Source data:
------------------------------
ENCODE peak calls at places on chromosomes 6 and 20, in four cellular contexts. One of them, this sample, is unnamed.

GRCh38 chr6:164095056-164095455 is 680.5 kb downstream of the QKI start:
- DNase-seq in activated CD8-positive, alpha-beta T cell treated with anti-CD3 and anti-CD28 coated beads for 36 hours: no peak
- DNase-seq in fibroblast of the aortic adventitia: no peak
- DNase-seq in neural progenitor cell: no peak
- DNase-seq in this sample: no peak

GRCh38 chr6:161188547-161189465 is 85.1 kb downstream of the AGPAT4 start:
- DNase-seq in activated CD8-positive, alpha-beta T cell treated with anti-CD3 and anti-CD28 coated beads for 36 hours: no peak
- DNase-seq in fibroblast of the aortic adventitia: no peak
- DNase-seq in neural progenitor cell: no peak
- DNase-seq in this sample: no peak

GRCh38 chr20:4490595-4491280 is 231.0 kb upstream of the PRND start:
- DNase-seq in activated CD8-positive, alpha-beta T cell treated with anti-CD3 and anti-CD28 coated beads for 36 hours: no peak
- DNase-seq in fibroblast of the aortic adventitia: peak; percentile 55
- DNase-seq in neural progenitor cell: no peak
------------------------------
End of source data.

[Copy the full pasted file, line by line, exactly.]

ENCODE peak calls at places on chromosomes 6 and 20, in four cellular contexts. One of them, this sample, is unnamed.

GRCh38 chr6:164095056-164095455 is 680.5 kb downstream of the QKI start:
- DNase-seq in activated CD8-positive, alpha-beta T cell treated with anti-CD3 and anti-CD28 coated beads for 36 hours: no peak
- DNase-seq in fibroblast of the aortic adventitia: no peak
- DNase-seq in neural progenitor cell: no peak
- DNase-seq in this sample: no peak

GRCh38 chr6:161188547-161189465 is 85.1 kb downstream of the AGPAT4 start:
- DNase-seq in activated CD8-positive, alpha-beta T cell treated with anti-CD3 and anti-CD28 coated beads for 36 hours: no peak
- DNase-seq in fibroblast of the aortic adventitia: no peak
- DNase-seq in neural progenitor cell: no peak
- DNase-seq in this sample: no peak

GRCh38 chr20:4490595-4491280 is 231.0 kb upstream of the PRND start:
- DNase-seq in activated CD8-positive, alpha-beta T cell treated with anti-CD3 and anti-CD28 coated beads for 36 hours: no peak
- DNase-seq in fibroblast of the aortic adventitia: peak; percentile 55
- DNase-seq in neural progenitor cell: no peak